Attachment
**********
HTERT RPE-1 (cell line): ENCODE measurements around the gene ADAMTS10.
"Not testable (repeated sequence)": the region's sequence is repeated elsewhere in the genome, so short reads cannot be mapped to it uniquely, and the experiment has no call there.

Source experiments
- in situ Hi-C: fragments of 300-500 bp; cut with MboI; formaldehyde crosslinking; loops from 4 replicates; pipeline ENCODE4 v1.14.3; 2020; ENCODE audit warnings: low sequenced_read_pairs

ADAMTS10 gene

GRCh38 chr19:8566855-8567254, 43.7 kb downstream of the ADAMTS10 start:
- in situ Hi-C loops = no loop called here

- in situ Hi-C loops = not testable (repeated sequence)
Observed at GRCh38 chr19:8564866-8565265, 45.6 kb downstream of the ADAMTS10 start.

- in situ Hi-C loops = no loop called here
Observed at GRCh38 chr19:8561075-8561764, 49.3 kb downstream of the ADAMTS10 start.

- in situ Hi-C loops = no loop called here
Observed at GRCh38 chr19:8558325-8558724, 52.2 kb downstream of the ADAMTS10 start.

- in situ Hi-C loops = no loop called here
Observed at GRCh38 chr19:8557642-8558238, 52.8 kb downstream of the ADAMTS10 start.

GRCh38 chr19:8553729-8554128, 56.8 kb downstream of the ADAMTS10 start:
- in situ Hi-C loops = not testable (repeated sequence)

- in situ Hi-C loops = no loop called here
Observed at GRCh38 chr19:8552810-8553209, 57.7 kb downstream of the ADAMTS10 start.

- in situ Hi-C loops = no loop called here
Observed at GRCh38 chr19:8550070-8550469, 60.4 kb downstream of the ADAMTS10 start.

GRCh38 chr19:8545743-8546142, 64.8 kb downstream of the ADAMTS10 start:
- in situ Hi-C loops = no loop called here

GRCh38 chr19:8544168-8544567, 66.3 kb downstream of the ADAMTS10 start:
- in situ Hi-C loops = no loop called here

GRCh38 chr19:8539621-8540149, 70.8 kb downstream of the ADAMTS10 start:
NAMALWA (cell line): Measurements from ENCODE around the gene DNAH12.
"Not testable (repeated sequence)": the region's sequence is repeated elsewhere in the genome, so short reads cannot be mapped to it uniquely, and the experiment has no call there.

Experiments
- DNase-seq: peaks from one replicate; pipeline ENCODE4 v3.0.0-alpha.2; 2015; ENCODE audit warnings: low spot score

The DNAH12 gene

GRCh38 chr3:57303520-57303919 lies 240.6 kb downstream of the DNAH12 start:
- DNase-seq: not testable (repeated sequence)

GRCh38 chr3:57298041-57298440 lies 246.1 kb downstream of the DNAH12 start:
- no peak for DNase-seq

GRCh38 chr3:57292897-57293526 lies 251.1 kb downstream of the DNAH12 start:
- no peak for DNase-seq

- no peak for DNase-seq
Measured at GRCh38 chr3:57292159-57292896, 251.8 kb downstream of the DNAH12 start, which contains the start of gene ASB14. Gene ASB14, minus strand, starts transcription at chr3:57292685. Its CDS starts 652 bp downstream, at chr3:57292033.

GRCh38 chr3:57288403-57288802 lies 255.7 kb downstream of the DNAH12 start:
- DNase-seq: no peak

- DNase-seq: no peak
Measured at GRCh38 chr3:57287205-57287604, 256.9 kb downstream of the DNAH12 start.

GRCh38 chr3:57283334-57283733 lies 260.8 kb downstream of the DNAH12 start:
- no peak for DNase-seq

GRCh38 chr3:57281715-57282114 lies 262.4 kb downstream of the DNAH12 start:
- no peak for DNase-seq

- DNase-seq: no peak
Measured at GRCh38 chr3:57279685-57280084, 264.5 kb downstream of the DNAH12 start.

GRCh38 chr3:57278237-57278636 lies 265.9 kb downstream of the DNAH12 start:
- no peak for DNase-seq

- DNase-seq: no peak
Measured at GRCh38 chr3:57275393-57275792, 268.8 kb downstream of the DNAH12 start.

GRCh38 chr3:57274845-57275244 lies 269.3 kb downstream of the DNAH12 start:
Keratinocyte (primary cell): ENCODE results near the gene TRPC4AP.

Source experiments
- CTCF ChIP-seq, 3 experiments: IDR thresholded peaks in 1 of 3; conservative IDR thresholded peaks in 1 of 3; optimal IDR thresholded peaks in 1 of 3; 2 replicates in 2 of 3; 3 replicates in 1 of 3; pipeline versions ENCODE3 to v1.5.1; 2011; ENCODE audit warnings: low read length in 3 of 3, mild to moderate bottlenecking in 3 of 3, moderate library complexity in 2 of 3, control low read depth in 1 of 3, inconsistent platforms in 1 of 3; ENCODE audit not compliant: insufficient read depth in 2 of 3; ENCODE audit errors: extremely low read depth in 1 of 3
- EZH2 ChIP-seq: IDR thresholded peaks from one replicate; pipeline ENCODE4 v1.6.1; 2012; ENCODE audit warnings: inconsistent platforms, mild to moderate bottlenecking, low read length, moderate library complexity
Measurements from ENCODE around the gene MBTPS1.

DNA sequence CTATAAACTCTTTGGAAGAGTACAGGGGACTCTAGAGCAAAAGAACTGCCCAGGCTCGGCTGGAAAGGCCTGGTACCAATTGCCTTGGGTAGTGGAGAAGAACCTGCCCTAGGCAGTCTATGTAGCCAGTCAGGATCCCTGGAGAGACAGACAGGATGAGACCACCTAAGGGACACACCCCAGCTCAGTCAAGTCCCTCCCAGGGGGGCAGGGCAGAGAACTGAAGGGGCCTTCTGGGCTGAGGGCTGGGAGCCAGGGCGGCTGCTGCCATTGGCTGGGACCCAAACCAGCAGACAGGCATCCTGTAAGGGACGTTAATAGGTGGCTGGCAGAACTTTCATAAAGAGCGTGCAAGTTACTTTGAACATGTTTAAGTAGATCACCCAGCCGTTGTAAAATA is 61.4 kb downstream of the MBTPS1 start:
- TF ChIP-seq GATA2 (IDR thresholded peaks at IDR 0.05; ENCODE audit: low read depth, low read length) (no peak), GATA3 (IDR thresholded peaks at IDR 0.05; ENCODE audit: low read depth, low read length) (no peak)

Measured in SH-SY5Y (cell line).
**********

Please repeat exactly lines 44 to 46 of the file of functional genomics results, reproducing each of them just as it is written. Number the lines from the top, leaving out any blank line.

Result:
GRCh38 chr3:57283334-57283733 lies 260.8 kb downstream of the DNAH12 start:
- no peak for DNase-seq

GRCh38 chr3:57281715-57282114 lies 262.4 kb downstream of the DNAH12 start: